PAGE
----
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23 comments

Oh! This is interesting. I've found that I struggle to comprehend things when reading on a screen as opposed to reading on paper, and I figured it was just me (being old and all). It's one thing to do a quick perusal of something, but if I'm actually going to sit down and read a book, I need to actually read the physical book to get the most out of the experience. I'm glad to know it's not just my aging brain that's the problem but an actual thing that happens to people.

I've noticed this too, I can't read from any screen, which is why I never wanted a kindle and NEED actual books to study vs online editions

[–] Ladylucy 13 points Edited

I have always been a voracious reader, but during the pandemic, I started reading on my iPad more and more. Now I’m addicted to the stupid thing. I notice that I reread sentences and paragraphs, because they don’t register on the first read. The most horrible consequence of my addiction is that I can’t seem to focus when I try to read a physical book, and I’m reading less. I miss reading. Breaking my addiction has been very difficult, and sometimes I think I’m a hopeless case.

I had the same problem after a few years of not reading many books and mostly reading on phone or computer. When I got back into books, I had a lot of trouble with focus and was often going back to read the same line over and over.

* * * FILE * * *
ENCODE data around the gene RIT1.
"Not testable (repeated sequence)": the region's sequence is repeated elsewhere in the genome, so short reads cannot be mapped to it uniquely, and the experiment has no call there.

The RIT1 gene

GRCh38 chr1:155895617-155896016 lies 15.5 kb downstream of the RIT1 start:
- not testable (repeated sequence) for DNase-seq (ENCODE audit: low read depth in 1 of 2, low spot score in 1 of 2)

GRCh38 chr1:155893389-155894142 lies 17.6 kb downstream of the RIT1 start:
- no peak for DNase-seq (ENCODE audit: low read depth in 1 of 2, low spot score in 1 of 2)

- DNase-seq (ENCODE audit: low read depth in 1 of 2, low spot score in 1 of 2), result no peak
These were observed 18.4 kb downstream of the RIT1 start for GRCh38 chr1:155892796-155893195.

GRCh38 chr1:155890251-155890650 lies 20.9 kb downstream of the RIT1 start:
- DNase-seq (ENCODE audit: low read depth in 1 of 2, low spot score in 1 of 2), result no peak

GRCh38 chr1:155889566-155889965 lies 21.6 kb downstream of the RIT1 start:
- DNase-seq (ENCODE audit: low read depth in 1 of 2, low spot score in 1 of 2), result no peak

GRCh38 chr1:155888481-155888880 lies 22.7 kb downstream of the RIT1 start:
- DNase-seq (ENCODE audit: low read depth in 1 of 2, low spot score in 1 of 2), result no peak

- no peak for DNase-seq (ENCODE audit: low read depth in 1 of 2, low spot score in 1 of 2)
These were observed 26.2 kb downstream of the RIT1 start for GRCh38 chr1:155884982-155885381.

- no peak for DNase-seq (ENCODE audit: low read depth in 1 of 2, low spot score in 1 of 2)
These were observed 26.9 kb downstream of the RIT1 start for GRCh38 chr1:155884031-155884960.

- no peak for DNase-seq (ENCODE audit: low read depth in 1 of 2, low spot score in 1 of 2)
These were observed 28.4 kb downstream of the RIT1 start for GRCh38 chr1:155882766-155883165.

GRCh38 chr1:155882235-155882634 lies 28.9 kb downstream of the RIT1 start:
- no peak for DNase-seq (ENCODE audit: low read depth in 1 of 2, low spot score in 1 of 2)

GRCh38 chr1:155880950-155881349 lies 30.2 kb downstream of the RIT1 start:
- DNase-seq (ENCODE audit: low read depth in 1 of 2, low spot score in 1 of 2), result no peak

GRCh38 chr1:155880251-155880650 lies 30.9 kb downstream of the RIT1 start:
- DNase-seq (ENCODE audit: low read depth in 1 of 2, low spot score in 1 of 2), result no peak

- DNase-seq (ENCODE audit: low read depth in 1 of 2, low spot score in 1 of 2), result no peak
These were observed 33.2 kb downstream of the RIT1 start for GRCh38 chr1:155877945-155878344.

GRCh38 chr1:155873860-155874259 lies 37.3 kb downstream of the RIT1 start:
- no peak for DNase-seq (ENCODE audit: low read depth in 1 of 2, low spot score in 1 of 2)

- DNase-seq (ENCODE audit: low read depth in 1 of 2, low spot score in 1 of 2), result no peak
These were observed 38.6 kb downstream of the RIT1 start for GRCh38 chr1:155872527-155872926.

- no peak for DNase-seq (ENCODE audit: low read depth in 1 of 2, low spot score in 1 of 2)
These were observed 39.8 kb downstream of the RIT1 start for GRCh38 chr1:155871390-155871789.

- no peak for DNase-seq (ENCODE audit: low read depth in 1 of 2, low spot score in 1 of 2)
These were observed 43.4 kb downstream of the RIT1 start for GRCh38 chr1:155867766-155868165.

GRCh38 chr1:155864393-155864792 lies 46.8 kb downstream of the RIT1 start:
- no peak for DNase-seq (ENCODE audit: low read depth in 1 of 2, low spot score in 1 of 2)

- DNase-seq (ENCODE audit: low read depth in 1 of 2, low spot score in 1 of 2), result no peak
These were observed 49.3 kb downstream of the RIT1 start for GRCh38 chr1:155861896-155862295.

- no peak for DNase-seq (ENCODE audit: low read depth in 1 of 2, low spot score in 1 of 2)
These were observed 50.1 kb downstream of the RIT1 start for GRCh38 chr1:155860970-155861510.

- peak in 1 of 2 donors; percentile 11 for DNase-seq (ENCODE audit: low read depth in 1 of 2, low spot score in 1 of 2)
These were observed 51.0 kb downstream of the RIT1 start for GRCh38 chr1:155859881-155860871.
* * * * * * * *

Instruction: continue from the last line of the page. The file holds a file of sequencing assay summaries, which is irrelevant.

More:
Trust me, you are not a hopeless case and can absolutely improve! It just takes practice. I pushed myself to get back into reading and it did take time and I would feel frustrated with myself. But then it started to click and now I devour books again like I used to!

Just be patient and keep trying, habits take time. Start with a goal of a chapter a day and work on that. Sometimes it's a matter of finding the right book to capture your attention (I had been more of a non-fiction reader in the years before but actually found going back to fiction was the key in reigniting my passion). I'd often try to leave my phone is another room too. It didn't happen quickly, and I still use my phone more than I'd like, but I've made huge progress and get better every day!

Maybe try something like 2 minute mysteries, where you have to really focus, but only for a short time (does anyone remember Encyclopedia Brown?) Or magazines about something you are super interested in. It's worth working on it to get your love of reading back.